New market sounds like ‘opportunity’. The scale may vary from market to market, but it all depends on how a publication plans to draw benefit out of them. Earlier, entering a new market used to be a big gamble, as planning wasn’t logical enough and decision-making was more on gut feel rather than ground realities. There are instances when despite boardroom meetings and lots of planning on paper, the publication failed to attract readers in the new market, whereas in other cases, publications toppled the existing toppers within weeks of launch in a new market.
Fortunately, methodical research has made things easier. Planning can be more pragmatic and elaborate. Entering a new market is now more of a calculated risk than a gamble. The only challenge is most optimal execution of a good plan. This is what makes the difference. Before entering a new market, a publication needs to work on the following seven points:
Demographics: It is the first deciding factor. The study of population, households, literacy, primary and secondary languages, dialects, socio-economic status, urban-rural divide may help in defining the scope for a publication and to assess the current print penetration in the market. It could also help gauge level of affluence and the possibility of entering homes.
Psychographics: A publication needs to know the level of acceptability of a new product in the market, how loyal readers are to the existing publications, what motivates them to buy a new product, what is their rationale of subscribing to a newspaper, how evolved is their thought process, how is the lifestyle and value-system of readers, etc. Newspaper reading is a habit and to sway an existing reader-base towards a new publication and to win confidence of new readers is not easy. A solid understanding of the psychographics may change the scenario. It can help define the right time to enter the market, create the right product and ensure sustainability.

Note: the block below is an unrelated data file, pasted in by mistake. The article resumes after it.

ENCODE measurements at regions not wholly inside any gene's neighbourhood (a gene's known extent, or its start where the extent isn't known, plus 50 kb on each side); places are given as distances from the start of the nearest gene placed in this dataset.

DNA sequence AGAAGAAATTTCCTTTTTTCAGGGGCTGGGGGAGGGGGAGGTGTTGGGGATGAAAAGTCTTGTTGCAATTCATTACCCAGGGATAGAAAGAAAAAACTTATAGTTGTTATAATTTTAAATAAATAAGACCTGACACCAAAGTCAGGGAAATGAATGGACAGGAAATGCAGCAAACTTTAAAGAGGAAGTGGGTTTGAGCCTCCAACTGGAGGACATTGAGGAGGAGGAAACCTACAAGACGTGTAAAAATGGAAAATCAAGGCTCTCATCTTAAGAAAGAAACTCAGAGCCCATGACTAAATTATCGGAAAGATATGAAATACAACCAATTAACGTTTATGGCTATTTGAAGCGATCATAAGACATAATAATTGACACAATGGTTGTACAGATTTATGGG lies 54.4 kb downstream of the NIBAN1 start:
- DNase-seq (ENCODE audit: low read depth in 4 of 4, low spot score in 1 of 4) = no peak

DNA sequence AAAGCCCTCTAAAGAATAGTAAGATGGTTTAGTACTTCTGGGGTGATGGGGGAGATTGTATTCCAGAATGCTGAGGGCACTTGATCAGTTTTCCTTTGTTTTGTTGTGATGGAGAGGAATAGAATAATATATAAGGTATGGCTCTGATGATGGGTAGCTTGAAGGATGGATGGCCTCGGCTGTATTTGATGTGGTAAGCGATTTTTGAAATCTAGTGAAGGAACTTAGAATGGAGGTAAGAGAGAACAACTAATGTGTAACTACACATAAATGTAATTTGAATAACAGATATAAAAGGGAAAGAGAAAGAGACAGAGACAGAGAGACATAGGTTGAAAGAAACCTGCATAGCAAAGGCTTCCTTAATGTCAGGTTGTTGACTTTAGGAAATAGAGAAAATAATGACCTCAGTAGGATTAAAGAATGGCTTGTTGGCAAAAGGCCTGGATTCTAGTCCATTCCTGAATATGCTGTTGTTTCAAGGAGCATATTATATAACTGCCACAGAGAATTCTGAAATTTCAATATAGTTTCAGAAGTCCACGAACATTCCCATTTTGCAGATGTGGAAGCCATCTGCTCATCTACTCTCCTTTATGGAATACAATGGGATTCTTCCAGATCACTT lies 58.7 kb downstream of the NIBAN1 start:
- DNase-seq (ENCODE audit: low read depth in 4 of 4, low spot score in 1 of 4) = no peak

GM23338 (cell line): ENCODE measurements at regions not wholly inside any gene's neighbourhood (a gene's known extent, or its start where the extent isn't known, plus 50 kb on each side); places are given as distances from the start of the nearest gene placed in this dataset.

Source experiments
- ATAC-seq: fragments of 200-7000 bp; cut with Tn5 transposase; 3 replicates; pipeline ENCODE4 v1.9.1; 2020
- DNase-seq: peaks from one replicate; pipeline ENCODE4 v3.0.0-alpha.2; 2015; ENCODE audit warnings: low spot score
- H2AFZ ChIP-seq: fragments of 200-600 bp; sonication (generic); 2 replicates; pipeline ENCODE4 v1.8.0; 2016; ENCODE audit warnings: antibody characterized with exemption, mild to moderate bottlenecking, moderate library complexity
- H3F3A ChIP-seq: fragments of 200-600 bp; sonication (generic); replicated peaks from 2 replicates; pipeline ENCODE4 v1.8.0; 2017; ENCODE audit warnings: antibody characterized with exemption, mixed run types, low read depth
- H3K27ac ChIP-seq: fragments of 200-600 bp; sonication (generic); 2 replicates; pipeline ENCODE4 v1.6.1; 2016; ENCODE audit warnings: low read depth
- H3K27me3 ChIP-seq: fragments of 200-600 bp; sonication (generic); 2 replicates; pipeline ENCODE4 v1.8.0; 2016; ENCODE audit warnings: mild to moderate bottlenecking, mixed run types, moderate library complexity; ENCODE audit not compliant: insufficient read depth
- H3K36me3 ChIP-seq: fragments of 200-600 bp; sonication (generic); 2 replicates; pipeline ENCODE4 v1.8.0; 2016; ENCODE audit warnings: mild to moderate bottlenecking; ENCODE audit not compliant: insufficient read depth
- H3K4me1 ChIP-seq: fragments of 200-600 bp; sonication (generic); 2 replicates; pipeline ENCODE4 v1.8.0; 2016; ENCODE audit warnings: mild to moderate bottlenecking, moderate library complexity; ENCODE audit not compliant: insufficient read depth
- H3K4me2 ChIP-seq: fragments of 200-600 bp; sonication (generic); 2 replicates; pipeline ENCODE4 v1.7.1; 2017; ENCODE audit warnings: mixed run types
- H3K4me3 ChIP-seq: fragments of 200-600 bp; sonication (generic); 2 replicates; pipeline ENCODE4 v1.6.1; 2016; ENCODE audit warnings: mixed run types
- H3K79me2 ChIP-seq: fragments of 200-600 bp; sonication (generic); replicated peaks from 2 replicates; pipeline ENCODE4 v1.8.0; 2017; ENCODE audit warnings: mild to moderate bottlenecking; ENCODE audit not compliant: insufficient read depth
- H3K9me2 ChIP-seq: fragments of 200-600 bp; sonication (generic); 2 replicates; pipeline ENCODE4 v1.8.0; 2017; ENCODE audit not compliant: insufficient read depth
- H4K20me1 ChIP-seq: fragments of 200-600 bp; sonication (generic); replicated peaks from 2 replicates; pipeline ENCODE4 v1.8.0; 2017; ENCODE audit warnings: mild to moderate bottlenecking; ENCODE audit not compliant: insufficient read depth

Media Consumption Trends: With the advent of various media platforms, the ratio of consumption for print, television, radio, digital, etc., is already thinning out. Therefore, figuring out the media consumption trends of the new market becomes essential. This may vary from region to region, depending upon the demographics and the exposure of the market towards a new medium. The challenges could be to capture one’s share out of the already shrinking portion of print and then to win over the consumption trend of other media.
Potential: Another significant aspect. For some, it may be the most important, deciding factor. ‘Potential’ is what I also call the ‘3 Rs’ – Readers, Resources, Returns. We are into the print business and no business can survive for long without profit. Profit, not only in terms of revenue, but also in terms of subjective achievements, that is, winning readers and engaging the best of resources.
The motive for any publication in a new market is to expand the reader as well as the commercial base.
A strong reader base could only be developed, if the publication invests on best of available resources in the market. Robust infrastructure, run by the best of local human resources, supplemented by equally competent sales force and a firm distribution network may work wonders for any publication in a new market.
Only requisite is… tap the potential. This could be gauged with the analysis of the aforesaid points, existing business scenario, investments coming into the market, government policies, scope of infrastructural growth and influx of migrant populace.
Competition: For existing players, the market share, gap between players and the reasons for it and a simple SWOT (strength, weakness, opportunity and threat) analysis of each of the existing players can help define the way further in the new market.
Strategic Importance: For some, planning may begin from here. One must know where the new market is placed in the strategic map of the publication. Understanding how important, effective and advantageous the new market is in achieving goals of the publication in the long run, may help in making the vision a reality.
Viability: The most crucial thing. Financial viability needs elaborate and prudent assessment. Entering a new market requires huge capital investments and operational expenses; therefore, ascertaining returns to deal with the financial requirements is a must.
How big is the ad market, what is the scope of developing new segments to generate additional revenue, the cover price and commission structure of existing players, investments needed for promotions, etc., may help measure the viability of entering the new market.
I would sum up with an inspiring quote from Claude McDonald that goes: ‘Opportunity is a bird that never perches’.
So, however much a publication learns about a market before entering it, even if it enters with a thorough plan, only those who keep exploring and improvising opportunities continuously will succeed.
(Vinay Chhajlani, Chief Executive Officer, NaiDunia Media.)